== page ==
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Work to start on train station

Work to start on train station

New station expected to be finished in November
Work to start on train station
An artists rendition of the new Schenectady Rail Station.
Photographer: Peter R. Barber

SCHENECTADY -- Construction on the new Schenectady rail station should start in January, now that the state comptroller's office has signed off on the work.

Gov. Andrew M. Cuomo released a statement Friday saying work on the long-delayed, much anticipated downtown project will start soon.

“With construction set to start next month, New York State’s investment in a new and improved Schenectady Rail Station will help the Electric City continue its renewal and serve as a key economic driver for the Capital Region,” Cuomo said.  “All across New York, we are making record investments in our state’s infrastructure, in the process revitalizing communities and local economies.  Once completed, this new rail station will help attract thousands of new visitors to Schenectady and the entire region."

Thomas P. DiNapoli completed the required review of the contract and approved it Wednesday. That frees the state Department of Transportation to have Murnane Building Contractors, of Plattsburgh, start work.

The office of Attorney General Eric T. Schneiderman already reviewed and approved the contract, said Jordan Cormody, Schneiderman's deputy press secretary.

At a bid opening in October, Murnane submitted the apparent low construction bid, at $10,435,900. Also bidding was Jersen Construction, of Waterford, with a bid of $11,383,000. They were the only two bids received under a design-build system, in which a single contractor would be responsible for all aspects of construction.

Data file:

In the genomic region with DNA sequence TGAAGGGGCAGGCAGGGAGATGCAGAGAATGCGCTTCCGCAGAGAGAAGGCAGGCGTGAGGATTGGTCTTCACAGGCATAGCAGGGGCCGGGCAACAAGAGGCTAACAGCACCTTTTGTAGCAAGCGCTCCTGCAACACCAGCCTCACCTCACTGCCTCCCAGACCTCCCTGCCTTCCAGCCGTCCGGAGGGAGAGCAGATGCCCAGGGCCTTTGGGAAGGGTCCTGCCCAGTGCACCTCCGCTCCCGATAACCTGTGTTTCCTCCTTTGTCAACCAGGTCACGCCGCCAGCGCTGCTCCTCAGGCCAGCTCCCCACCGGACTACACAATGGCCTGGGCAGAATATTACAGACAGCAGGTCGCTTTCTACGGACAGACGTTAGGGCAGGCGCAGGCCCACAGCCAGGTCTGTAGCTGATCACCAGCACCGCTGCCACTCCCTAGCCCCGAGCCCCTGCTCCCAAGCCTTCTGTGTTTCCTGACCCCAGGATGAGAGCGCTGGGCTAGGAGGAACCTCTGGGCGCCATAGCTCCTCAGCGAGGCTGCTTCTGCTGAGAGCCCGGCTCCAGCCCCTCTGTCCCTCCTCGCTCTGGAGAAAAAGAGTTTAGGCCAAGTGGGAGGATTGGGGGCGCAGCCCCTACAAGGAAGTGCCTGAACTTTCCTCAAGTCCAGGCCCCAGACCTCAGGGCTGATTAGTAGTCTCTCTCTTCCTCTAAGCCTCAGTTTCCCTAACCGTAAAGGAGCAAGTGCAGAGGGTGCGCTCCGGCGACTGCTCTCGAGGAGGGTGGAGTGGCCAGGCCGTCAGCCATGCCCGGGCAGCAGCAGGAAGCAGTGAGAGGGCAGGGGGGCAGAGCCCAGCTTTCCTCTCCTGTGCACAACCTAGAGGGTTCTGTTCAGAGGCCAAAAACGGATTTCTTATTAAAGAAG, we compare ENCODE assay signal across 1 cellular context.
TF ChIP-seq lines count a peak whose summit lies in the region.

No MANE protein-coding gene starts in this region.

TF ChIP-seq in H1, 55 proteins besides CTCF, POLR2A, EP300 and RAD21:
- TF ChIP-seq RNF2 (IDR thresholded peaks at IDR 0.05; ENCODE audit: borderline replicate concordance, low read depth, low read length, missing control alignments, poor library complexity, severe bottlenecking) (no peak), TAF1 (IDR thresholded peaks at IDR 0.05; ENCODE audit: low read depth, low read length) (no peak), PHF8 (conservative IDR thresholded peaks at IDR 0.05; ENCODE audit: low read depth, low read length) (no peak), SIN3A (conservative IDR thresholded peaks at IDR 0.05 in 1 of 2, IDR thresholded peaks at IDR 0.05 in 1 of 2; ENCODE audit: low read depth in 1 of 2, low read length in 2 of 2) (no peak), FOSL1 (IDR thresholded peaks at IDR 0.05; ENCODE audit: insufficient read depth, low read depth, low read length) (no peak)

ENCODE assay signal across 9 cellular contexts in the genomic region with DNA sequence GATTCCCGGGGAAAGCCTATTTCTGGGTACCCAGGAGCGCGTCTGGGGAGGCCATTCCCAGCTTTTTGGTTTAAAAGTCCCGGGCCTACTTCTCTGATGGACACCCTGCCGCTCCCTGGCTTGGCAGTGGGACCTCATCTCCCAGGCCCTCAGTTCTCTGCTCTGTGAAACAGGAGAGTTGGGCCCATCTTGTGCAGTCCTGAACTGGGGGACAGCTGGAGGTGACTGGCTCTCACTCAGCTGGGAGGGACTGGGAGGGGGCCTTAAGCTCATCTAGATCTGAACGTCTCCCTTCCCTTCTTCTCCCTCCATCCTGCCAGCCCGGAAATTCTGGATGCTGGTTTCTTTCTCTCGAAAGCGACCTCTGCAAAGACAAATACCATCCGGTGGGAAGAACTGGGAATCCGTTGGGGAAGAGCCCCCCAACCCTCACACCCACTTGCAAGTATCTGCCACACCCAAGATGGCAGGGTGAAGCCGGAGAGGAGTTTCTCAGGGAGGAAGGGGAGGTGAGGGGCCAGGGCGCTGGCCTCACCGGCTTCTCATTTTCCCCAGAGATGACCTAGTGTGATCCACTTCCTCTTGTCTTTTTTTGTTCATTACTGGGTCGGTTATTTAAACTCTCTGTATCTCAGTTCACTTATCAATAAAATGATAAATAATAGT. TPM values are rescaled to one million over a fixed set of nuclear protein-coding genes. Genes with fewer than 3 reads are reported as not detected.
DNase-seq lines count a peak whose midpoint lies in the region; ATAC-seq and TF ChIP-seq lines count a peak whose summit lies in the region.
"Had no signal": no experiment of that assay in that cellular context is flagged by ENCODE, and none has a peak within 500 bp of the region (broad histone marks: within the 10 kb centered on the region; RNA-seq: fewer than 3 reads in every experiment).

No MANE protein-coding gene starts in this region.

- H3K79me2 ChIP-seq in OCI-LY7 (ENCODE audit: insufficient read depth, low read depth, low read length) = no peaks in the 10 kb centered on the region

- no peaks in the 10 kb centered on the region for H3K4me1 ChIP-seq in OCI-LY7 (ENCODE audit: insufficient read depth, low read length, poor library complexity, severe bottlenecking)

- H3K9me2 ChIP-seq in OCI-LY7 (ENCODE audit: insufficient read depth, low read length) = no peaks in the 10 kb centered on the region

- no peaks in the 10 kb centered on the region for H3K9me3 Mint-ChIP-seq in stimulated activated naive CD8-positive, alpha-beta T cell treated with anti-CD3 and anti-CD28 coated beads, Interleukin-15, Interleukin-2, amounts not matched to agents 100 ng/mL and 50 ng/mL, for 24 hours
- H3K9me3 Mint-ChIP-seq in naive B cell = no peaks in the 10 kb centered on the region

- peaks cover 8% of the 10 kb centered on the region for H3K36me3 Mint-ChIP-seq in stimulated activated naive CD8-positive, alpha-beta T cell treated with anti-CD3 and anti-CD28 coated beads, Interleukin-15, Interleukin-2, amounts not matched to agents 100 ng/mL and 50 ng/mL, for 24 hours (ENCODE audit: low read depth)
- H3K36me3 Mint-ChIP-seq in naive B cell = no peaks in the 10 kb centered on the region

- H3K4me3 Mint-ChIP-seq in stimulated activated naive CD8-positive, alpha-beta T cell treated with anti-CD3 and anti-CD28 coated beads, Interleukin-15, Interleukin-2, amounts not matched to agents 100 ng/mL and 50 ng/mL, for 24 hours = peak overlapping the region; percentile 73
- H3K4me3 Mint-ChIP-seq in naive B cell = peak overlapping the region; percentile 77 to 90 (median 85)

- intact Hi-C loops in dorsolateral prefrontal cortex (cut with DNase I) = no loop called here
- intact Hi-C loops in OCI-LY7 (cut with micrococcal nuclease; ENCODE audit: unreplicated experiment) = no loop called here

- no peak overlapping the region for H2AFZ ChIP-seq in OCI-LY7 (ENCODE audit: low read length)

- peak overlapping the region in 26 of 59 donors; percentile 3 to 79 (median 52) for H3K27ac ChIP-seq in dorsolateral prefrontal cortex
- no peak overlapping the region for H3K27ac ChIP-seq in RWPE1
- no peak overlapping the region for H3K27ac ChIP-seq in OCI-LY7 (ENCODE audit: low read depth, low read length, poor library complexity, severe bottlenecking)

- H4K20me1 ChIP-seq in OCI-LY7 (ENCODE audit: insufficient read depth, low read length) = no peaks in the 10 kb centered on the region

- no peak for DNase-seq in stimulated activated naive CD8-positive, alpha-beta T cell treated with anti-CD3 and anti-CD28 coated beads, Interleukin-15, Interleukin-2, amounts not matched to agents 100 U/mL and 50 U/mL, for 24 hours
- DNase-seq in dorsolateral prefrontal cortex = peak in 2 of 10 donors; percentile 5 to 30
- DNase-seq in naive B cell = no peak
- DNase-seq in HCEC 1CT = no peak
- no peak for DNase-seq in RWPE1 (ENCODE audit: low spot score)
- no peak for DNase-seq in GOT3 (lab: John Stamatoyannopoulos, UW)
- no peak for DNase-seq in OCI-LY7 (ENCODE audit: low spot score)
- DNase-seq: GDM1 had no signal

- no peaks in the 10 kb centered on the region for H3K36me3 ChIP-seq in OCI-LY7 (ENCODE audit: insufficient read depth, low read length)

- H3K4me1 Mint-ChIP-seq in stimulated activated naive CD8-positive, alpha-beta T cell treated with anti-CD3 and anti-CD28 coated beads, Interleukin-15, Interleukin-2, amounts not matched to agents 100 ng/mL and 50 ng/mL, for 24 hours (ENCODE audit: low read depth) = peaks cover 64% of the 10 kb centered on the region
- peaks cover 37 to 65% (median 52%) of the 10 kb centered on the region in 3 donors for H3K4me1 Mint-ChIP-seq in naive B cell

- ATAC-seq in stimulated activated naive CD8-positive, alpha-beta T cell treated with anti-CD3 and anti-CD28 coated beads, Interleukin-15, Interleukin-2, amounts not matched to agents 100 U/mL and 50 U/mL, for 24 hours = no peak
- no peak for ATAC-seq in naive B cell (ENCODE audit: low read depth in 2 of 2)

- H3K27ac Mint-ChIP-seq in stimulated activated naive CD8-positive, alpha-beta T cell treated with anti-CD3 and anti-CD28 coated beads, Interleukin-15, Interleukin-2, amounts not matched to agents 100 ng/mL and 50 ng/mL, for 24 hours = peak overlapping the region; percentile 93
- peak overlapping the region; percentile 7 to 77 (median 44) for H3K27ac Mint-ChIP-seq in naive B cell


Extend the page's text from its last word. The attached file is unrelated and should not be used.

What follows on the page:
Such contracts are usually awarded within 45 days, but this review took longer because DOT officials weren't familiar with Murnane, which has done extensive work in the past for the state college system and other state agencies, but not for DOT.

The project has $10 million in federal funding, and Cuomo, who visited the old station in February after highlighting the project during a State of the State speech, pledged the state funds to cover the rest of the cost, including demolishing the old station and complete track repairs.

Construction of the new station would be the second phase of a two-phase project. Demolition of the old station took place over the summer under a separate $5.4 million contract, which also included repairs to the elevated viaduct that carries the rails through downtown Schenectady.

Cuomo has taken an interest in the project, listing it among his 2017 priorities in January, and coming to Proctors to announce design changes in July.

Construction of the station is expected to be finished by November. For now, passengers coming to or leaving Schenectady are using a temporary platform Amtrak built on the north side of Liberty Street.

Schenectady officials have said for years that a new train station is important to downtown's redevelopment. The new station will bear more of a resemblance to the demolished Union station than to the utilitarian Amtrak station that opened in 1979.

About 60,000 passengers per year use the Schenectady station, but local officials believe it will become busier with the opening of Rivers Casino & Resort, as well as Schenectady County's heightened tourism promotion efforts. The station part of the planned high-speed rail corridor between New York City and Niagara Falls.

"The new train station will continue the revitalization of downtown Schenectady while providing visitors with as great first impression of our community," said Ray Gillen, chairman of the Schenectady Metroplex Development Authority. "We appreciate the leadership and personal involvement of Gov. Cuomo in making this new station possible, along with the hard work of Sen. (Charles) Schumer and Congressman (Paul) Tonko who also championed the new Schenectady station project."

Reach Gazette reporter Stephen Williams at 518-395-3086, swilliams@dailygazette.net or @gazettesteve on Twitter.

 

 

 

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